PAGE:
Inquisition, Indiana

That Makes One of Us

While Eleanor healed Stroud, Cullen commanded the Wardens. “Keep that thing on the ground!” he shouted. “Keep it away from the Breach!” There were only a few mages among the Wardens, and no archers to speak off. Most attacked with blades, slashing at the dragon’s feet, it’s head and wings when they sunk low enough to reach. The creature lashed out violently, using it’s spiked head as a battering ram, knocking a row of Wardens and soldiers to their backs. A few did not seem to rise again. The Archdemon oozed black blood onto the snowy earth but showed no signs of relenting.

From the sidelines, Dorian shot flames through the creature's wings as it spread them and gave a powerful flap, and then another, the air whirling around it and pulling in anyone whose footing was not firm. But when the flames reached the leathery flesh, the Archdemon quickly retracted its wings and with a small leap, turned to face the mage, shrieking forcefully some yards from Dorian.

“You don’t scare me!” Dorian cried back, and threw a wall of flame all along the beast’s neck and underbelly.

“That makes one of us, Sparkler,” Varric called, leaping expertly away from the dragon, launching bolt after bolt into the creature’s side. The ones that did not bounce off of hard, black scales stuck deep.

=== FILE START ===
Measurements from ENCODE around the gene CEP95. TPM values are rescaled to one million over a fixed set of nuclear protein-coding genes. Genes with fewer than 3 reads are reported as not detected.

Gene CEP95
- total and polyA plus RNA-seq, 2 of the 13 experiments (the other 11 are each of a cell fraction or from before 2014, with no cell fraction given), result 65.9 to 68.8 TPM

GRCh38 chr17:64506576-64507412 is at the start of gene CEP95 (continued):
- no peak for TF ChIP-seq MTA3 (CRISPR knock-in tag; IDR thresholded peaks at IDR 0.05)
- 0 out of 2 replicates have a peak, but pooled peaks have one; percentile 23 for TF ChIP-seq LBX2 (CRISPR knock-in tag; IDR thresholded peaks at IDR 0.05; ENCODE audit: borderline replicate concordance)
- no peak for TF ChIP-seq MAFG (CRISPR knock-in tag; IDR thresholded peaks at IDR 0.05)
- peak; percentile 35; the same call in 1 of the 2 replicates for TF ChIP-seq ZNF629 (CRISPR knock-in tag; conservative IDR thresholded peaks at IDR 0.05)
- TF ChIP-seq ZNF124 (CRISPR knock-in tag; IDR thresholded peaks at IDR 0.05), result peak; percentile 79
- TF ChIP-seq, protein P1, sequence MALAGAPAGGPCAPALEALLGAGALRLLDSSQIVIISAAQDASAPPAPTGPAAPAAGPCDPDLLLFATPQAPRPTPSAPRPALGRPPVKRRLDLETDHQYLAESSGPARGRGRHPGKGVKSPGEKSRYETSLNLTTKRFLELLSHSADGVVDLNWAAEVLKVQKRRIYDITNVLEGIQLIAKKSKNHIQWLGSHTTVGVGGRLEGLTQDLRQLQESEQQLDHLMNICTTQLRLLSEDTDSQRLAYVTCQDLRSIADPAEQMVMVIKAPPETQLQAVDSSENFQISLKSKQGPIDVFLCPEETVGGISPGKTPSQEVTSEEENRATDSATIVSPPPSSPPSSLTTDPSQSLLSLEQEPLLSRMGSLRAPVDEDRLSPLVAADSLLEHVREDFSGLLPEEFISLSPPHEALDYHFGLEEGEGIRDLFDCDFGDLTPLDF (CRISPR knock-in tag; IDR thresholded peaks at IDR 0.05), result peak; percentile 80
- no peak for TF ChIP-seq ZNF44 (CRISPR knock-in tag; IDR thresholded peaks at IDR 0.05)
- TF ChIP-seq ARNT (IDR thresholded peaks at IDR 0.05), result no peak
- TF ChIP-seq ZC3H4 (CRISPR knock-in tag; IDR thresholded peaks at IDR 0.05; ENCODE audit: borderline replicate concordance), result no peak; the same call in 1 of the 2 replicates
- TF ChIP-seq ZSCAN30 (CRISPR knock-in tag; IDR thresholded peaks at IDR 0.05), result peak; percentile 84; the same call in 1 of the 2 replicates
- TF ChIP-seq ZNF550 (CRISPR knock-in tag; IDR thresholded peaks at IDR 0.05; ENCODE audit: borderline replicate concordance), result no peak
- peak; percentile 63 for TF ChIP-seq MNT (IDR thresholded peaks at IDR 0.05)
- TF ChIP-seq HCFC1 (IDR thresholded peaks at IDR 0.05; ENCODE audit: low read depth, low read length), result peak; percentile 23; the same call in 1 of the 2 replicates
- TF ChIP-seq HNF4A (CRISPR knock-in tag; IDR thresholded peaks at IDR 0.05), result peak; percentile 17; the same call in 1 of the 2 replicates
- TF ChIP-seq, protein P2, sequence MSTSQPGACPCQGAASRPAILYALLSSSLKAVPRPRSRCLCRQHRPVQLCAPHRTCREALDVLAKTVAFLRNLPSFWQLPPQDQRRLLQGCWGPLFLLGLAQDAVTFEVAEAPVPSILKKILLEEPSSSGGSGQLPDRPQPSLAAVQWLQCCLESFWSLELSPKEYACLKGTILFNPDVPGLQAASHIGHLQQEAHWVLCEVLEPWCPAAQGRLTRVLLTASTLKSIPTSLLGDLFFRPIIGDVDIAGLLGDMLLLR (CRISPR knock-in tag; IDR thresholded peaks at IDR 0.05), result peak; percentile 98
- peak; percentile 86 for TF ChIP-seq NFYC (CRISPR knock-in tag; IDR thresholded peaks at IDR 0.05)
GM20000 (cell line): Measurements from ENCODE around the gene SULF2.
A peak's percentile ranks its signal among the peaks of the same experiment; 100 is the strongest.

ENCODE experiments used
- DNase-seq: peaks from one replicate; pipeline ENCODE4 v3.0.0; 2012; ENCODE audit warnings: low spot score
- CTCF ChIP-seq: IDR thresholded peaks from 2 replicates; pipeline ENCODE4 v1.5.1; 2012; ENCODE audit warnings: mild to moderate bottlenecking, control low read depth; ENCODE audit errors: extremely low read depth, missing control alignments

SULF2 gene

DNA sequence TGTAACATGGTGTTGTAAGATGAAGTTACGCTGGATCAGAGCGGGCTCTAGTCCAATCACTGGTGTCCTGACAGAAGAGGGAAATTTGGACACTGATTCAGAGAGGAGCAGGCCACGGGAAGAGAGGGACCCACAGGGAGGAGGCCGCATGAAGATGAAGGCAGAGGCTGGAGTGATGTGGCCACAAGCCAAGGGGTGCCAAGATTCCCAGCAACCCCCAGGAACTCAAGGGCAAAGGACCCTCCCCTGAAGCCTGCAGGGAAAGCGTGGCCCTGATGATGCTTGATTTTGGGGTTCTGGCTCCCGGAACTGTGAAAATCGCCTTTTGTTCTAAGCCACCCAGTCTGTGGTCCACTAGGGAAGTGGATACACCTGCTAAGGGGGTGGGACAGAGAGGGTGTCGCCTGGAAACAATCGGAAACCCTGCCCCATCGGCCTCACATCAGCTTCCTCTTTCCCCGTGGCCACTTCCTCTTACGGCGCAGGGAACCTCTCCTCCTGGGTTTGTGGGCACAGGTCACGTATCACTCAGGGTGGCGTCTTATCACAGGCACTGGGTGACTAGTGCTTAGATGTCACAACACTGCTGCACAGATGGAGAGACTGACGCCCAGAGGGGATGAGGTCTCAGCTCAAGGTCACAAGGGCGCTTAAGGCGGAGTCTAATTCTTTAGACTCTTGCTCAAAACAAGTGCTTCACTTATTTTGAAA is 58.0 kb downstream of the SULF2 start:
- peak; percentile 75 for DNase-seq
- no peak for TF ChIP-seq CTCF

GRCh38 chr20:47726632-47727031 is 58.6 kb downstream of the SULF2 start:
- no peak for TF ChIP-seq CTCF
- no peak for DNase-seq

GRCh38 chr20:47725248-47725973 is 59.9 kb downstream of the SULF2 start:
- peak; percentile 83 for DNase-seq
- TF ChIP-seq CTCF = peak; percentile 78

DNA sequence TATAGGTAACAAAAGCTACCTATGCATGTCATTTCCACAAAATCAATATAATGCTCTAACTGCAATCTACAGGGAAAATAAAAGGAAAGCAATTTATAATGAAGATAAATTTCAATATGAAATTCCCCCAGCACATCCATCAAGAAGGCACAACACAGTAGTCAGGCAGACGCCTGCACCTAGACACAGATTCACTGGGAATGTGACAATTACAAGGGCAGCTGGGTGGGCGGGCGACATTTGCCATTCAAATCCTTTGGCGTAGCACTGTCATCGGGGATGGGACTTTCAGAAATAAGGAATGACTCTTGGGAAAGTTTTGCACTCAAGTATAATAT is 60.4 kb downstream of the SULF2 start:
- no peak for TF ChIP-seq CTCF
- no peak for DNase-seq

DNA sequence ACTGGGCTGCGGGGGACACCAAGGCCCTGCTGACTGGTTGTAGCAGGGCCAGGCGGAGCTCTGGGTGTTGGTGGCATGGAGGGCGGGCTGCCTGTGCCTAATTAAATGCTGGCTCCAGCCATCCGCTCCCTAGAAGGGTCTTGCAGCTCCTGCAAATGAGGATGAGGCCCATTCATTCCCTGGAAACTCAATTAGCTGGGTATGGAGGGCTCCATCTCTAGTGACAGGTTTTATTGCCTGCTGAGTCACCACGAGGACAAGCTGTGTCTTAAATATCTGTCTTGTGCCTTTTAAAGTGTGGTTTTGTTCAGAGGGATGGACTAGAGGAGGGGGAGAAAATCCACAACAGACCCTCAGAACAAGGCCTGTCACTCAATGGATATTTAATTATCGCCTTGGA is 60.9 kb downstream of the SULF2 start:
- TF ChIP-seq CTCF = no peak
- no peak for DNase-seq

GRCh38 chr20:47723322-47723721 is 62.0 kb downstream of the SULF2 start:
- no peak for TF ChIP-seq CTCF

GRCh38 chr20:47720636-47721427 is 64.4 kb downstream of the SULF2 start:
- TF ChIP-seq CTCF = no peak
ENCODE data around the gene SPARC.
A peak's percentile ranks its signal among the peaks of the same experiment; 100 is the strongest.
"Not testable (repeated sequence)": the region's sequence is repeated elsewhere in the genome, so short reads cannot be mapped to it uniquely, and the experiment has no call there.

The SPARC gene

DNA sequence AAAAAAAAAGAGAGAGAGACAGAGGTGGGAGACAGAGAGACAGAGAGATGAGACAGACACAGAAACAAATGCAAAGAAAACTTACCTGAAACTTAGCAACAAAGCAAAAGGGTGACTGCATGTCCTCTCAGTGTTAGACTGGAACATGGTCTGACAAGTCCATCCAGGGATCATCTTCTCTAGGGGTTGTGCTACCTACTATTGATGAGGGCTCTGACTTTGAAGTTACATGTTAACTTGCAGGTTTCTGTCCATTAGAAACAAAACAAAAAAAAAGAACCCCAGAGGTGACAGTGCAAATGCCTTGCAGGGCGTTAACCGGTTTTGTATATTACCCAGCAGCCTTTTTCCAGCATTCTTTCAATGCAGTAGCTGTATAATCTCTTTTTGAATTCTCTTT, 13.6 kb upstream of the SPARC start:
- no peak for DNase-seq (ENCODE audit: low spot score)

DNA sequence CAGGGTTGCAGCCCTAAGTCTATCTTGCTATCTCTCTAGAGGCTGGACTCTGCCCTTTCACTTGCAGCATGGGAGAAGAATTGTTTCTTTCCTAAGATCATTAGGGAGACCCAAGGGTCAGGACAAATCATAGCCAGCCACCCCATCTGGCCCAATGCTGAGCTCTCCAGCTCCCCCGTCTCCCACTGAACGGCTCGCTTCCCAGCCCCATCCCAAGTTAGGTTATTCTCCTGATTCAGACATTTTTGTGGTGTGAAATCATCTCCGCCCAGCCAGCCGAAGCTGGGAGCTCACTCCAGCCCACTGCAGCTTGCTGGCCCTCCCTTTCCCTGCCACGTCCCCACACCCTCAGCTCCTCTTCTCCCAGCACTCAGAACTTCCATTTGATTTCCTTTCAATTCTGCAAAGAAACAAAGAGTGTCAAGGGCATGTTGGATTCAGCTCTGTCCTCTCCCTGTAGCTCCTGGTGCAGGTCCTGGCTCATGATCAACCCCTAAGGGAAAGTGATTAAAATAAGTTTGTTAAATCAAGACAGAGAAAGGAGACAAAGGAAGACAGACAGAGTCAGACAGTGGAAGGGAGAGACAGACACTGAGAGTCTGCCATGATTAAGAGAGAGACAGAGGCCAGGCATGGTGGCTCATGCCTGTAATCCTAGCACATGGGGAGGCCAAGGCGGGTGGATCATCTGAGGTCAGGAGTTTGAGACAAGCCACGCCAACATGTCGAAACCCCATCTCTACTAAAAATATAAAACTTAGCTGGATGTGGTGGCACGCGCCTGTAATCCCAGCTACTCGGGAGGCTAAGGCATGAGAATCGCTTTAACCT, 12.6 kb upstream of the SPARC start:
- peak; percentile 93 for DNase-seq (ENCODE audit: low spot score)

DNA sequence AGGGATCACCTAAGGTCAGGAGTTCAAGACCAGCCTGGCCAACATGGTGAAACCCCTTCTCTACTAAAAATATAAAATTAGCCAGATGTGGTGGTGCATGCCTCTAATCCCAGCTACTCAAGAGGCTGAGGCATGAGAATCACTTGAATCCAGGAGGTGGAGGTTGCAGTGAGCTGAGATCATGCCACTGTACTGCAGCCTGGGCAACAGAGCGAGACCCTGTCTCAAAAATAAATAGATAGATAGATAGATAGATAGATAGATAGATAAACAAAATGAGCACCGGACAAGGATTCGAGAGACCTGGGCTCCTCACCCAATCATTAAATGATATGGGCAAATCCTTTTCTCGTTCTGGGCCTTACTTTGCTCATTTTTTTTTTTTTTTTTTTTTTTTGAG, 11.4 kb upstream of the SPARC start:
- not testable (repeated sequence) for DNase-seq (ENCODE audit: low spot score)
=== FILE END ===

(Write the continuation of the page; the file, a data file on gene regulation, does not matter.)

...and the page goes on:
Side-stepping, Cullen circled around to the opposite side of the dragon, stopping to help any prone soldiers - the ones that could be roused, at least - regain their footing as he worked closer and closer to the bulk of the beast. He went to lunge at the soft flesh under its leg, but the Archdemon jumped and took suddenly to the air. Cullen spun on his heel, spying Evelyn near where the dragon’s tail had been only moments before.

“Inquisitor!” he shouted. “The Breach!”

“I can see that,” she answered, and she reached up her anchor to make the small, and smaller still.

“Can you seal it?” he asked her.

“I can,” she called, “but I might not be able to open another! I’ve never opened one from this side!”